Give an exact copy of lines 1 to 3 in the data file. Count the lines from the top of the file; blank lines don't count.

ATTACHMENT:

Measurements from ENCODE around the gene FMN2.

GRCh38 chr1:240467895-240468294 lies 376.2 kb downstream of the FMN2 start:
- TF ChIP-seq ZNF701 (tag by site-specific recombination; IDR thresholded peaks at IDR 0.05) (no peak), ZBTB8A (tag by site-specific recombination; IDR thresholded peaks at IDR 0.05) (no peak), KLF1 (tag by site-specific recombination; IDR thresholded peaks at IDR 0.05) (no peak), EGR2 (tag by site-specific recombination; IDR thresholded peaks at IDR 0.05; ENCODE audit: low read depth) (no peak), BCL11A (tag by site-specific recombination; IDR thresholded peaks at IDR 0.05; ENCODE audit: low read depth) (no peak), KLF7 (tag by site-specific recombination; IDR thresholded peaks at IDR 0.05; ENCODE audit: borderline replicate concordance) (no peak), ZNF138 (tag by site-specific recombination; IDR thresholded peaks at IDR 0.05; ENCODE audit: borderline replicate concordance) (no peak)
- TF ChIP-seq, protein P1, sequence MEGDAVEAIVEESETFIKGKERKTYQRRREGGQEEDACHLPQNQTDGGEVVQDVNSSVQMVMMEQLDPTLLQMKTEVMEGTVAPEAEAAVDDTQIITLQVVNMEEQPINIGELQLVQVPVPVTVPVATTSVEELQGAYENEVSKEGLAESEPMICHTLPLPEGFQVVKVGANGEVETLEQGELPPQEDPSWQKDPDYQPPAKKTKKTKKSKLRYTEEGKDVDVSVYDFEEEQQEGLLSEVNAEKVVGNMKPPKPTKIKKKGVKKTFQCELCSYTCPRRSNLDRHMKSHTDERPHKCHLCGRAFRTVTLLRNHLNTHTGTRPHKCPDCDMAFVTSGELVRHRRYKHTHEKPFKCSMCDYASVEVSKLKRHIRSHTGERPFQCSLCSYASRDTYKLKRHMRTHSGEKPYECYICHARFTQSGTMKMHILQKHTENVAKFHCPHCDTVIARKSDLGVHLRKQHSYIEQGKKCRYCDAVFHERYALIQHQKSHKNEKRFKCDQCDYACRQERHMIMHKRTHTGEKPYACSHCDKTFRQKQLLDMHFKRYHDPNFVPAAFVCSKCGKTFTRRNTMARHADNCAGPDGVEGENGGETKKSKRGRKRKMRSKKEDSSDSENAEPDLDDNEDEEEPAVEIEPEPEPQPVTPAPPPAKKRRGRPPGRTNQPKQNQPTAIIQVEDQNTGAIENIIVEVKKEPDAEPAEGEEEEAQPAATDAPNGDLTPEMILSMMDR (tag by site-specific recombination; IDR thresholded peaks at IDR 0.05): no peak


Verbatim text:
Measurements from ENCODE around the gene FMN2.

GRCh38 chr1:240467895-240468294 lies 376.2 kb downstream of the FMN2 start:
- TF ChIP-seq ZNF701 (tag by site-specific recombination; IDR thresholded peaks at IDR 0.05) (no peak), ZBTB8A (tag by site-specific recombination; IDR thresholded peaks at IDR 0.05) (no peak), KLF1 (tag by site-specific recombination; IDR thresholded peaks at IDR 0.05) (no peak), EGR2 (tag by site-specific recombination; IDR thresholded peaks at IDR 0.05; ENCODE audit: low read depth) (no peak), BCL11A (tag by site-specific recombination; IDR thresholded peaks at IDR 0.05; ENCODE audit: low read depth) (no peak), KLF7 (tag by site-specific recombination; IDR thresholded peaks at IDR 0.05; ENCODE audit: borderline replicate concordance) (no peak), ZNF138 (tag by site-specific recombination; IDR thresholded peaks at IDR 0.05; ENCODE audit: borderline replicate concordance) (no peak)